Apart from anything else we can thank the perch’s design for the tremendous sport it can give us when drop-shotting: the perch doesn’t muck around. Unlike its fellow predator, the pike, it has no time for rituals; no desire to have its eating habits endlessly described by angling writers like myself – it just gets on with wolfing the bait. None of this grabbing it sideways….going for a tour….turning the bait… Nope, percia fluviatilis just opens wide and sucks it in, so if perch are around you’re very likely in for some lively sport.
I confess to being a latecomer to drop-shotting and, at first, I wondered why the hell I hadn’t cottoned-on to this years ago – but the answer was obvious! We had the hooks, we had the weights but we simply didn’t have the luxury of mini-lures. That those mini-lures are of a soft-jelly material and so effectively designed is the real icing on the cake: hey presto! A new, specialized branch of angling for which dedicated gear really is required. There’s nothing like a good barbel rod for catching barbel but you can fish for them quite well with a light carp rod. Same with pike-fishing. But to get the most out of drop-shotting – in terms of both fish and enjoyment – you need a proper drop-shotting rod with the lightness and sensitivity to execute accurate casts then to impart ‘life’ into your chosen piece of artifice.
The joy just keeps coming. Once you’ve threaded your line through the rod rings, you just tie-on the trace you made earlier and get fishing. If you’re starting from scratch on the riverbank it’ll still only be a couple of minutes before you’re in business. Let’s assume that you are…
Firstly, low or non-stretch braid on your reel – rather than nylon mono – is recommended. Braid is extremely narrow pound for pound and won’t ‘give’ so much as a millimetre so your contact with the lure and then with whatever you hook could not be more direct; you fish knowing that a 2” flick on the rod-tip will impart a 2” kick of your lure – and there’s no mistaking a strike.
So… you’ve got your braid through the top eye of your rod having twice dropped it and watched in amazement as it slid all the way back to the butt eye – this is normal.
Take five or six feet of 8-10lb mono or, preferably, fluorocarbon for its invisibility, and prepare to tie-on the hook. Your instinct might well be to opt for a size no larger than a 6 but 4s and even 2s will be readily engulfed by even a modest perch and, anyway, a decent sized hook will be necessary if you decide to mount your lure ‘up-shank’.
There is a specific way to tie the hook so that it stands proud of the line at 90 degrees for effective fish-hooking: roughly half way up the trace-line (but not more) form a simple loop.
Push the loop through the eye of the hook (preferably of the design recommended by the likes of Berkley or Fox) and make a simple double fold-over.
Take the loop over the hook, pull everything lightly together then lubricate it with a liberal dash of saliva before pulling it all tight. Your hook should now be standing out at a right-angle like one of those super-fit pole dancers.
Push loop through eye of hook…
Do a double fold-over…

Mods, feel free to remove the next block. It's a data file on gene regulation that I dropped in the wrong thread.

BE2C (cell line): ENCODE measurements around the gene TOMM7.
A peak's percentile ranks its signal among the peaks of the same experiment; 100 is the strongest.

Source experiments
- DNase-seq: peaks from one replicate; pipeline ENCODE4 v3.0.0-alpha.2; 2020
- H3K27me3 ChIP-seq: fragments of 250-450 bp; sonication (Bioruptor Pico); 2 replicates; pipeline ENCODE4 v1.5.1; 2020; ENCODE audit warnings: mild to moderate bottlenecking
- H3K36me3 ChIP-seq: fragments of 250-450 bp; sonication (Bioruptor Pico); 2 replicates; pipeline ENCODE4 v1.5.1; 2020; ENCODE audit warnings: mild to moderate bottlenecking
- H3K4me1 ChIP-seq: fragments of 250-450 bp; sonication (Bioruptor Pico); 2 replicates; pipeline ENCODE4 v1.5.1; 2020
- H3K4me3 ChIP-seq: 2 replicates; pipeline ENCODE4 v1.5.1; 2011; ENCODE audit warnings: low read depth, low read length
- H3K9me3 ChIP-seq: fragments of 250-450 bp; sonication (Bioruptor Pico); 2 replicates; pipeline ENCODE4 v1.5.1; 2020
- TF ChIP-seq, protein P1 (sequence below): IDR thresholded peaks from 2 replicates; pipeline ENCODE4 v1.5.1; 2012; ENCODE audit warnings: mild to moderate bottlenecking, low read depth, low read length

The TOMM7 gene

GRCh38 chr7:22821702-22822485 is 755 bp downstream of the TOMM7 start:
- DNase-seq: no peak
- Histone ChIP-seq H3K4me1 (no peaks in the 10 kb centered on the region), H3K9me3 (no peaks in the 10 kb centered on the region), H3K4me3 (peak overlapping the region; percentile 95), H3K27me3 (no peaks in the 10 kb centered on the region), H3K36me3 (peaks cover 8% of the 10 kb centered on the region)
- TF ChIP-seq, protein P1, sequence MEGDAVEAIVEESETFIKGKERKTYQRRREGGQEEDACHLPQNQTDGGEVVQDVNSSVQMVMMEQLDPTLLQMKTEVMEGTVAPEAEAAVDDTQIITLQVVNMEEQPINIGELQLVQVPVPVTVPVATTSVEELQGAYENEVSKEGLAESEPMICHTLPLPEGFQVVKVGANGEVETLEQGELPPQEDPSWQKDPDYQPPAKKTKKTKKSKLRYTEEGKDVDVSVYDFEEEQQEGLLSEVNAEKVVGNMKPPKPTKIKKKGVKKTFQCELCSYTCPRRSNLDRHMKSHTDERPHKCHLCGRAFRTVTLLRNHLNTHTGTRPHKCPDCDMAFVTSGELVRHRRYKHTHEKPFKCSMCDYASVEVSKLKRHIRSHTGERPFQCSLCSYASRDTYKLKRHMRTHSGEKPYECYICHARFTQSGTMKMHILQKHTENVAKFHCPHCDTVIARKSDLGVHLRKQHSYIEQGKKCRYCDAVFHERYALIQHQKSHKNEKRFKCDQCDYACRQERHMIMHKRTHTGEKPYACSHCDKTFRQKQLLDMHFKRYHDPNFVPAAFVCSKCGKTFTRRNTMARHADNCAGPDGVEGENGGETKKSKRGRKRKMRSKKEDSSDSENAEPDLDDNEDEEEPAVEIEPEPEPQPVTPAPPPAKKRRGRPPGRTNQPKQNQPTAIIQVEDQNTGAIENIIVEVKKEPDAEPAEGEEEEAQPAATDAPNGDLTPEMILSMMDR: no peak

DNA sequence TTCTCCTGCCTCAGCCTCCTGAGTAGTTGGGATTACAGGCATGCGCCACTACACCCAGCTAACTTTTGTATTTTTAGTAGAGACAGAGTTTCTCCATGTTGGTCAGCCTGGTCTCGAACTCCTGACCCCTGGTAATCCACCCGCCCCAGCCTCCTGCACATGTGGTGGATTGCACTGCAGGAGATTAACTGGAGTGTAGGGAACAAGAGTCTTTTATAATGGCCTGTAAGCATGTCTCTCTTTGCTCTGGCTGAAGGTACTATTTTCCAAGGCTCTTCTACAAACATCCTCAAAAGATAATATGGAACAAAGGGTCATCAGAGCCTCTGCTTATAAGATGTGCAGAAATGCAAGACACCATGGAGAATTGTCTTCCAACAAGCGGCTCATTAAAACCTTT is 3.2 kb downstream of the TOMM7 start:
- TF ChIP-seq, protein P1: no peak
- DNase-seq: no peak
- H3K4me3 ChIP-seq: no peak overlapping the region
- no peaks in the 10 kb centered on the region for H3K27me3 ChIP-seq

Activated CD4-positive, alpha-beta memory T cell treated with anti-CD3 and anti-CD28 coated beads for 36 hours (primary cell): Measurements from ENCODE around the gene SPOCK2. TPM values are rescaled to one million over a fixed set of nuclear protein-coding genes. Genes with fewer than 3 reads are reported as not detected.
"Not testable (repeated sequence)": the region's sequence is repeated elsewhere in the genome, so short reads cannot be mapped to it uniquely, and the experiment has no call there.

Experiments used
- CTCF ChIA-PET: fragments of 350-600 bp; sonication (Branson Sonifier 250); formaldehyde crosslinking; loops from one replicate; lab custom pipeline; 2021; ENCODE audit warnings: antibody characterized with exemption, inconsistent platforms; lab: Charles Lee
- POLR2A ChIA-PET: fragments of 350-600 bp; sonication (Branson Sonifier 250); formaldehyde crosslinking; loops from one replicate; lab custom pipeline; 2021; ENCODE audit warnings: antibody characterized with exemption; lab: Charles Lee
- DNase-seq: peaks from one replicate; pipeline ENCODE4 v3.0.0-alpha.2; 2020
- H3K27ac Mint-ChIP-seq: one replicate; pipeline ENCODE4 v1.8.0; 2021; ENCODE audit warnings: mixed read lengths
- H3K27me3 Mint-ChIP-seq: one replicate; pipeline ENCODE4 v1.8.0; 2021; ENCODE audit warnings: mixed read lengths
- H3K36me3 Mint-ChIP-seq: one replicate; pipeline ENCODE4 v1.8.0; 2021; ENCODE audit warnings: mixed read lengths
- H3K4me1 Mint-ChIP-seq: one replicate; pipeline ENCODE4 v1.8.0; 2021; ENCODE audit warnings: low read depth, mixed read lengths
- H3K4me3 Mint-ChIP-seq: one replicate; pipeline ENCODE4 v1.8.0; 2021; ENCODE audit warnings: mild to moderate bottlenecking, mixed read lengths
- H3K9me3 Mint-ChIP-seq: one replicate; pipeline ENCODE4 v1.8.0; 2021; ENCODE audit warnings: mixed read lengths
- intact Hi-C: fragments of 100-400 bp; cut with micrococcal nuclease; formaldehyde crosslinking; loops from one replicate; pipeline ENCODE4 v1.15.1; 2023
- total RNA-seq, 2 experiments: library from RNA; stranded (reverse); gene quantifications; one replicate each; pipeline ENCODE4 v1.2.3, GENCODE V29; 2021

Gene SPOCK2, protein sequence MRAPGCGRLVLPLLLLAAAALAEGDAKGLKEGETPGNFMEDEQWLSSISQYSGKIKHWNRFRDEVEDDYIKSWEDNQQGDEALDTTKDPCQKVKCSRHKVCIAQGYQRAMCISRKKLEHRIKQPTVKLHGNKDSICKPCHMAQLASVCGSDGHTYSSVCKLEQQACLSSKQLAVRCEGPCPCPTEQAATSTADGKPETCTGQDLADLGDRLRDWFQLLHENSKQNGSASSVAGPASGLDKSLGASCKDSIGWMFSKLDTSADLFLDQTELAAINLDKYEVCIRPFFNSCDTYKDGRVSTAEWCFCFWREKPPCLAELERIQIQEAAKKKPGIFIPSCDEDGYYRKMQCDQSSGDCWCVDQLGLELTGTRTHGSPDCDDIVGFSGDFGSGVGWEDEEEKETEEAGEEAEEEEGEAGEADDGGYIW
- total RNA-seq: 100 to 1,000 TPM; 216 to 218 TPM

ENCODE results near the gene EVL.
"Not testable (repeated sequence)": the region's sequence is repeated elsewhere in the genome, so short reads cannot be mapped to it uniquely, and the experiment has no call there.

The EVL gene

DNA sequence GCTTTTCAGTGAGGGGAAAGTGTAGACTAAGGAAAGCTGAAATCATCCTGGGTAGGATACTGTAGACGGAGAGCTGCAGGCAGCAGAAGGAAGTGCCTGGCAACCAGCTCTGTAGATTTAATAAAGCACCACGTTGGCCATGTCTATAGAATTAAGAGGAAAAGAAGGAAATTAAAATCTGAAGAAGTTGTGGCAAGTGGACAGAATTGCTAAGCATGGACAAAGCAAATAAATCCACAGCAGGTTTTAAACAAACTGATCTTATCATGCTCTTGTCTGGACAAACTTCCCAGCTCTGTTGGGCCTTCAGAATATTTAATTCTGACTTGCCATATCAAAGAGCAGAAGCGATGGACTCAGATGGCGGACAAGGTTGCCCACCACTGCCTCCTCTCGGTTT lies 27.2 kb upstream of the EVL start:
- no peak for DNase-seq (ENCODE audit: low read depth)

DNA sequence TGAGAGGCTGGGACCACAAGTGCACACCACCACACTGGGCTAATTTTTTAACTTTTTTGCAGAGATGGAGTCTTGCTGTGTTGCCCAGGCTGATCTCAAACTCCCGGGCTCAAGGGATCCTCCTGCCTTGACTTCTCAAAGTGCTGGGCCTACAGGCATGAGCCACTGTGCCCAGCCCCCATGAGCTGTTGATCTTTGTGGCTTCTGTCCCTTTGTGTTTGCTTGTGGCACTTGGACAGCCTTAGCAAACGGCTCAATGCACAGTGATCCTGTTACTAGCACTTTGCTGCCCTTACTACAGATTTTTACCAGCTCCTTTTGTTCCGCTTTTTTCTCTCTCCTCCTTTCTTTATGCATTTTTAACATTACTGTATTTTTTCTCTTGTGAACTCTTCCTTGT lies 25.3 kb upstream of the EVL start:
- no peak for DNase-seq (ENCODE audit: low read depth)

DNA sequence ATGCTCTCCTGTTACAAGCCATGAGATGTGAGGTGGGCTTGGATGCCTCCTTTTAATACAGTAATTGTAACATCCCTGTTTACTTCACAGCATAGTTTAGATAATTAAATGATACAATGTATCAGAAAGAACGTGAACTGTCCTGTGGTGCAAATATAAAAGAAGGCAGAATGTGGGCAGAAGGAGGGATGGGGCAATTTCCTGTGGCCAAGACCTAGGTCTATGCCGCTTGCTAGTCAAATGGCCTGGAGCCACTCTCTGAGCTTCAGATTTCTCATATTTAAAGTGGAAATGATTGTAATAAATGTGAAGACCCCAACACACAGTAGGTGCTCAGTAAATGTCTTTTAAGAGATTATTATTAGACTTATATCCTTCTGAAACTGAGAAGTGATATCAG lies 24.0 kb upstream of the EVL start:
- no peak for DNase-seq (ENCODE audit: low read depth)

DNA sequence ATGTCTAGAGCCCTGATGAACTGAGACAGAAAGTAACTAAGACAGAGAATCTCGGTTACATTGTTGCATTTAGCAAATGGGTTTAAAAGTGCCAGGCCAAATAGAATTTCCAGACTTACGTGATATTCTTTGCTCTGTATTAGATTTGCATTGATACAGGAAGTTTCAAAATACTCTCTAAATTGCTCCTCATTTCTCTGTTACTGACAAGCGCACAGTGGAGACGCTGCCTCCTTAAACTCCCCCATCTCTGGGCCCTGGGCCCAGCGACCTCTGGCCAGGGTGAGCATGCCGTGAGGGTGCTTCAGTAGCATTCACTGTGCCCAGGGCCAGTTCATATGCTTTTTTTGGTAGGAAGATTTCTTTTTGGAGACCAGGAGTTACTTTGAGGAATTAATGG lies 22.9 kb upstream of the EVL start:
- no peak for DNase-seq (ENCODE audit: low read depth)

Hook is now put through loop…
…and everything pulled tight (use a little spittle)
You can now decide how far off-bottom you want to present your lure but, of course, this will be a ‘relative’ thing because casting from a bank will put your line at a fairly shallow angle to the lake or river bed; the deeper the water, the steeper the angle. Only by dropping straight down from a boat will you know, for sure, that your lure is, say, 18” off the bottom.
The ‘depth’ you decide upon is easily fixed by the cunningly designed ‘eye’ to be found on dedicated drop-shotting weights (see below) To re-position the lead, just unclip it, move it up or down the line then re-clip!
Should you decide to fish ‘shallow’, just leave the resultant ‘tail’ of line in place: it will make no difference to anything with its eye on your lure.
Dedicated, commercial drop-shotting weights tend to be quite light to accommodate sensitive lure-twitching but there really is nothing stopping you from employing a substantial lump of lead to pin everything down in a fast flow while you wait for a big ol’ chub, a hefty perch, a zander or some other species with predatory tendencies to come along. Barbel like minnows….who knows? I’ve never taken a barbel this way but I’ve had a few chub to over 4lb and five or six breakfast-brownies so far.
Remember…a proper drop-shotting rod is ultra-sensitive and fairly short at 6-7ft so you’re able to drop into likely-looking nooks and crannies, take up any slack and impart those alluring little twitches to the lure; normally, a bite is tantamount to a fish on the bank but pecks and tweaks are far from uncommon. Don’t be afraid to slacken-off at these times because, if my experience with jelly-shad piking is anything to go by, predators will pick up a static lure.
Fish to the features: bushes, fallen trees, bridges, pontoons, barges…anything that would constitute an ambush point for a pack of stripeys. My best-ever perch took a live-bait but it’s no coincidence that it came from alongside a line of houseboats…perch love these places and – don’t forget – they love worms too so don’t overlook the power of the lob on your drop-shotting rig or, indeed, a real tiddler like a minnow – dead or alive.
Berkley, Savage, Korum, Fox, Quantum…there’s no shortage of drop-shot tackle-makers, from rods to leads; it’s still a fairly new and under-exploited discipline so get with those aficionados who are taking perch of 3, 4 and even 5lbs without the need for ground-bait, a chair and a Sherpa Tensing back-pack and give your fishing a fresh dimension!
My personal-best perch of 3lb 8oz taken from alongside a line of houseboats on a Norfolk river. Hopefully I’ll get a bigger one than this next time I’m out drop-shotting on the Brecon Canal.
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